Fukushima visit for University of Glasgow scientist

Published: 28 February 2012

A University of Glasgow scientist is flying to Japan to visit the Fukushima Prefecture, where three nuclear reactors were seriously damaged in the earthquake and subsequent tsunami of March 2011.

A University of Glasgow academic is flying to Japan to visit the Fukushima Prefecture, where three nuclear reactors were seriously damaged in the earthquake and subsequent tsunami of March 2011.  

David Sanderson, Professor of Environmental Physics at the Scottish Universities Environmental Research Centre (SUERC), will be in Japan between 28 February and 9 March following an invitation from Fukushima University, where scientists are working to map and measure the area’s radiation levels.

He will tour Fukushima City and  surrounding areas and deliver speeches to academics and government officials on environmental radiation and how mobile and airborne gamma ray spectrometry techniques can be used to map areas affected by radiation.

He will take a portable gamma ray sensor system to demonstrate a method of radiation measurement developed at SUERC. The information collected by the backpack-mounted sensor can be used to build a visual map of the radiation levels in any given location. Professor Sanderson expects to examine radiation levels on the campus of Fukushima University and in areas within the prefecture which have been affected by the accident.

Significant amounts of radioactive material were released into the air last year when three of the reactors at the Fukushima Daiichi power plant melted down and caused explosions. Scientists at SUERC, a collaboration between the Universities of Glasgow and Edinburgh, subsequently detected radioactive iodine particles from the plant in the atmosphere over Glasgow, which had been carried by air currents from Fukushima.

Professor Sanderson said: “After the earthquake struck and the scale of the problems unfolding at Fukushima became clear, the team at SUERC helped advise  UK authorities of elevated levels of radiation found in Scotland and offered assistance to the International Atomic Energy Agency.

“I’ll be visiting the week before the first anniversary of the earthquake on 11 March. I’ll be speaking about SUERC’s work and the environmental consequences of past nuclear accidents to audiences at Fukushima University and the National Institute for Enviromental Science, and visiting the  Agriculture, Forestry and Fisheries Research Council in Tsukuba.

“I expect the visit will provide a valuable exchange of information and ideas with Japanese academics as well as an opportunity to see for myself how the area is dealing with the lingering after-effects of the earthquake.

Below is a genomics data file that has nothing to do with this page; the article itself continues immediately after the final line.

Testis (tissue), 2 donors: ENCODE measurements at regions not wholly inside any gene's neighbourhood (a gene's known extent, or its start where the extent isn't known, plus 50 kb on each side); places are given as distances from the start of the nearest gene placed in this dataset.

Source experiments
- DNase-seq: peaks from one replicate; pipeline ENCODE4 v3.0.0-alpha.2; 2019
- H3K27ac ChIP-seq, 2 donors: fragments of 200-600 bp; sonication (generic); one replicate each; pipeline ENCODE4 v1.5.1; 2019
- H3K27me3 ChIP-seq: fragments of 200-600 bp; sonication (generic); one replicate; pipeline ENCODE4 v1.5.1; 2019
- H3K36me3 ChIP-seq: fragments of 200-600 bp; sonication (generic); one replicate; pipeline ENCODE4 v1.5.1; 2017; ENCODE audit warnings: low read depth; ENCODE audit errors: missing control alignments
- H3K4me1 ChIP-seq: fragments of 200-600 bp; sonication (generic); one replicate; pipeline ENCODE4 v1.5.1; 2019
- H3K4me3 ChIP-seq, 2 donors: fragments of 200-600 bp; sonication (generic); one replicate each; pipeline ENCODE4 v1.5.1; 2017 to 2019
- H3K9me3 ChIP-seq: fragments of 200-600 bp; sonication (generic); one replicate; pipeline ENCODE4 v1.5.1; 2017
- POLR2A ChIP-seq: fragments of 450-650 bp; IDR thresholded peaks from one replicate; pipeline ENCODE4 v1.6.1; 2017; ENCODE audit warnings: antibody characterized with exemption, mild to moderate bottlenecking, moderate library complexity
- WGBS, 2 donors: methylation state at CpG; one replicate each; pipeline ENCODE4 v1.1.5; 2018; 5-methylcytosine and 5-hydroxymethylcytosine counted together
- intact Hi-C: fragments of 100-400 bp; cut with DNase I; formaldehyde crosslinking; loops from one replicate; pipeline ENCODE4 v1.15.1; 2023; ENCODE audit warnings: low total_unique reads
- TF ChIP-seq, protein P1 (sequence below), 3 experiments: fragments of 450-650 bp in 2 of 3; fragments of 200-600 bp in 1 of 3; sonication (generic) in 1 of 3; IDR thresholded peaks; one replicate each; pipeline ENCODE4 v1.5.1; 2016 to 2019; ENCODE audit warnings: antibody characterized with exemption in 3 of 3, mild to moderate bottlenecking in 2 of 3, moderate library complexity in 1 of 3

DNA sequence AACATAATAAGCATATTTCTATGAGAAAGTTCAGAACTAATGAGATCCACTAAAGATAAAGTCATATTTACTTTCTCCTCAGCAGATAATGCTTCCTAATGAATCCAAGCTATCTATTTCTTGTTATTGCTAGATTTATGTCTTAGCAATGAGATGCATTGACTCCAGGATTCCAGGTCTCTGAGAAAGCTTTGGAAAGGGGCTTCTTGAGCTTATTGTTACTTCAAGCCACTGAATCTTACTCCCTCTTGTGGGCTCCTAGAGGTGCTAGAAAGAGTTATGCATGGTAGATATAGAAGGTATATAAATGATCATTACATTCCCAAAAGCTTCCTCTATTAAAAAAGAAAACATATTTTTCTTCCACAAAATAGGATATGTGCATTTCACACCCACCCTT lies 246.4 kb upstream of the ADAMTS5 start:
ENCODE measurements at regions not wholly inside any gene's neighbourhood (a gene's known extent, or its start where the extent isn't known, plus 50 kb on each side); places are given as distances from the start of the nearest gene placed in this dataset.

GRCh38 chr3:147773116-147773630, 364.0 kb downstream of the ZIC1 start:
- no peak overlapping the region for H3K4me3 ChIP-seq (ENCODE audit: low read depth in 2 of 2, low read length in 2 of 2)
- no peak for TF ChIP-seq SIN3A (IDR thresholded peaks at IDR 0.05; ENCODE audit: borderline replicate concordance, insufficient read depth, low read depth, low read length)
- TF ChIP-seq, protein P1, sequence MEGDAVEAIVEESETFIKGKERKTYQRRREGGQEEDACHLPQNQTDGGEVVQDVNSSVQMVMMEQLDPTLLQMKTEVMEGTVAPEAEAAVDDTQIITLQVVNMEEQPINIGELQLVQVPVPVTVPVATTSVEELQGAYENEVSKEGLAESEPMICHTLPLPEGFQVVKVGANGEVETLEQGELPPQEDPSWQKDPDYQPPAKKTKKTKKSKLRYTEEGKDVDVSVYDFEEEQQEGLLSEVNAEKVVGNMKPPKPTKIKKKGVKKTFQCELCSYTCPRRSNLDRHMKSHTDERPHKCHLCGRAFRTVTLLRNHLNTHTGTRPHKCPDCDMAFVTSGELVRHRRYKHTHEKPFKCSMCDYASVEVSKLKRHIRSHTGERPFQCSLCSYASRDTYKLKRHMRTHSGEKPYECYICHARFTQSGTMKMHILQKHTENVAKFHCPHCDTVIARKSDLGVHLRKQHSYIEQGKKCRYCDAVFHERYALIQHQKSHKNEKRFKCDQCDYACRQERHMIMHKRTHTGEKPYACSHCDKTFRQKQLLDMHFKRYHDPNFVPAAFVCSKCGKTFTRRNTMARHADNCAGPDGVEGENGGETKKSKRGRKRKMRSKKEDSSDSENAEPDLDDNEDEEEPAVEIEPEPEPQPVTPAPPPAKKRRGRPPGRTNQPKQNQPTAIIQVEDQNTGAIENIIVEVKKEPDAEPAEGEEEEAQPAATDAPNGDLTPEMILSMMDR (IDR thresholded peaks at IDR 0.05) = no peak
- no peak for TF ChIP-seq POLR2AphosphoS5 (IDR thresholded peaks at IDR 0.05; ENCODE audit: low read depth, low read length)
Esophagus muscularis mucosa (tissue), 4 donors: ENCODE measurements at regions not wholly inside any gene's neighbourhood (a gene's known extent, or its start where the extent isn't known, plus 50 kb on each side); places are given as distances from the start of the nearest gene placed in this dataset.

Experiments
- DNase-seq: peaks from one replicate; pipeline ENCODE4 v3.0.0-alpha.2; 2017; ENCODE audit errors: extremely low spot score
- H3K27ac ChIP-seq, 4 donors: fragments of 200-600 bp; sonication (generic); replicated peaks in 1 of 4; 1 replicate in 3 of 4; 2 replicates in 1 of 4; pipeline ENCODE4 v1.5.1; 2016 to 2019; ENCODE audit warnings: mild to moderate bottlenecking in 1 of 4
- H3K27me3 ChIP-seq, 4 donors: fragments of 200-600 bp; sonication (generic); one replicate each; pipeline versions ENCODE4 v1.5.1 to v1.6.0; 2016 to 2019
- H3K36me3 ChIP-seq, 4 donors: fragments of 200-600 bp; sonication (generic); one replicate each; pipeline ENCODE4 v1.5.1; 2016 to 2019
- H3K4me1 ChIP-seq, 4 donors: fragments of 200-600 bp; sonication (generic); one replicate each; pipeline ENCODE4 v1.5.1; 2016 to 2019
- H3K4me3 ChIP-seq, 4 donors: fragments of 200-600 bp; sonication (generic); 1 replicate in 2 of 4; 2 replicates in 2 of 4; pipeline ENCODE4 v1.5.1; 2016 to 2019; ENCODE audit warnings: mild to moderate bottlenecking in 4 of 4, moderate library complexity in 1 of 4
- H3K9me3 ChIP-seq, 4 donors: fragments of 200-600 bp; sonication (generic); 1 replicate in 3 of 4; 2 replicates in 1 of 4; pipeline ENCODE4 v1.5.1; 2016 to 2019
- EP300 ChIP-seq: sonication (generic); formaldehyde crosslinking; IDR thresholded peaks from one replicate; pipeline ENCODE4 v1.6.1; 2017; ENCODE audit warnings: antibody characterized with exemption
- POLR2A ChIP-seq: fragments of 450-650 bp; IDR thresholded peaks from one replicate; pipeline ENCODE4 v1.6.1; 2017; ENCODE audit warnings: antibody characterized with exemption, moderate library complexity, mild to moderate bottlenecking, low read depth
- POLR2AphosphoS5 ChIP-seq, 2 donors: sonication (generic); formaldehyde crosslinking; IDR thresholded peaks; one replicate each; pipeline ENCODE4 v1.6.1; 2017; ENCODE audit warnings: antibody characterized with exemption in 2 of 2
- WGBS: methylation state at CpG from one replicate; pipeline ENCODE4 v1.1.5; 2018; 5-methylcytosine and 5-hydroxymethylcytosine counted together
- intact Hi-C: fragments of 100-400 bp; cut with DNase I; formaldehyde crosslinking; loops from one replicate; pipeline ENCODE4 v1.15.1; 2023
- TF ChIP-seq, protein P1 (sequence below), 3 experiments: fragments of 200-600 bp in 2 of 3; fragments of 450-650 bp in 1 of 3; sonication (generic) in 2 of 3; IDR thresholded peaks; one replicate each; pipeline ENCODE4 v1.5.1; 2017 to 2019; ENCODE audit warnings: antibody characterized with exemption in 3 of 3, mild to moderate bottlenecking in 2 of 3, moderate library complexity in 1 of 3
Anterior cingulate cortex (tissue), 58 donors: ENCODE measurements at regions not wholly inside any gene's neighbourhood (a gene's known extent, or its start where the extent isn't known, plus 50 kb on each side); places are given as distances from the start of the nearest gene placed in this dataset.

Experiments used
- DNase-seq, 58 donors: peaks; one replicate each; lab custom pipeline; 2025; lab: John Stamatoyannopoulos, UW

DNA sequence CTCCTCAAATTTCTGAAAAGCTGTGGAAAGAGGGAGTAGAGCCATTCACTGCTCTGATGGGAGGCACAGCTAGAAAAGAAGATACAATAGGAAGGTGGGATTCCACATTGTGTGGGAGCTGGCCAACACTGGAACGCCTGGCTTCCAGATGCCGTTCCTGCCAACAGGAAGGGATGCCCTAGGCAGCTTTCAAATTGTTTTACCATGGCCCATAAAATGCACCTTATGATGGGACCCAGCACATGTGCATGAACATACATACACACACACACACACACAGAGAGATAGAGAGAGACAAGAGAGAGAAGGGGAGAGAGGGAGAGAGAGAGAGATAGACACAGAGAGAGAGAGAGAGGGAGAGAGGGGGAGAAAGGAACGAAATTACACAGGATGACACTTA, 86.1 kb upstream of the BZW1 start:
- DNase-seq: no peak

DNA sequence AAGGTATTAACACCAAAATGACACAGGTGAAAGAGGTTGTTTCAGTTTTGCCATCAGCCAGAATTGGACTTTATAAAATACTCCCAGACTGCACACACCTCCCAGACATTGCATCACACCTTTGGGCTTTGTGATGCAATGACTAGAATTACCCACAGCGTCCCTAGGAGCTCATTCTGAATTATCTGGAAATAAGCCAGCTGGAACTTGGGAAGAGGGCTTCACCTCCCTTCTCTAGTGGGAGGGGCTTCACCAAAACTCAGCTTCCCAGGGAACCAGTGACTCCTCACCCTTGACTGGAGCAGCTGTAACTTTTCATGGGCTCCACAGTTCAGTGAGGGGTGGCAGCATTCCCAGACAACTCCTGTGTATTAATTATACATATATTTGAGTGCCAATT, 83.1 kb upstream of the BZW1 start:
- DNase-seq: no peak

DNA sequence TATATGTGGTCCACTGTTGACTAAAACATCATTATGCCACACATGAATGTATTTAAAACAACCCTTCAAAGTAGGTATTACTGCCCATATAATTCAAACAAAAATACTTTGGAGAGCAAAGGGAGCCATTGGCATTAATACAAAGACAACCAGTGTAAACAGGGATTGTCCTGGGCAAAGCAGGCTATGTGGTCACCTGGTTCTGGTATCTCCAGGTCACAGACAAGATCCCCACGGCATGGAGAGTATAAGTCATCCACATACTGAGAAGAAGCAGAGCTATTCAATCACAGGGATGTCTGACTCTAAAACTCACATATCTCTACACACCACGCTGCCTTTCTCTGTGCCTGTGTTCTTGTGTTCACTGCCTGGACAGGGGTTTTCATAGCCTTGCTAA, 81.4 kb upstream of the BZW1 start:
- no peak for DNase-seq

“At the end of March, four scientists from Fukushima University will come to East Kilbride to visit SUERC’s headquarters. I look forward to continuing our conversations and exploring new opportunities for collaborations which could be of wide-ranging benefit in the field of environmental radiation detection. ”

Professor Sanderson’s visit to Japan is funded by the Great Britain Sasakawa Foundation, which promotes UK-Japanese relations, and the University of Glasgow’s College of Science and Engineering.


For more information contact Ross Barker in the University of Glasgow Media Relations Office on 0141 330 8593 or email ross.barker@glasgow.ac.uk

Notes to Editors

About SUERC: SUERC’s mission is to perform, stimulate and support high quality basic, applied and strategic research, within the Scottish University community and beyond, in the Earth, Environmental and Biomedical Sciences through development and maintenance of high-end analytical facilities, inter-disciplinary exchange and collaborative interaction . 

SUERC provides a focus in Scotland for high quality research through its own research programme and by assisting partner universities successfully to bid for research grants and deliver research outputs.

 Through teaching and training, SUERC contributes to the future supply of highly able scientists. Commercial research and testing is a valuable source of additional income and frequently contributes to national welfare and security. SUERC is operated jointly and funded equally by the Universities of Glasgow and Edinburgh and, through a Memorandum of Understanding, Aberdeen University is an Associate Member. 

Links to several other Scottish institutions are illustrated by SUERC’s lead role in  the Research Pooling Initiatives, SAGES, the Scottish Alliance for Geoscience, Environment and Society, and ECOSSE, the Edinburgh Collaborative of Sub-surface Science and Engineering.

First published: 28 February 2012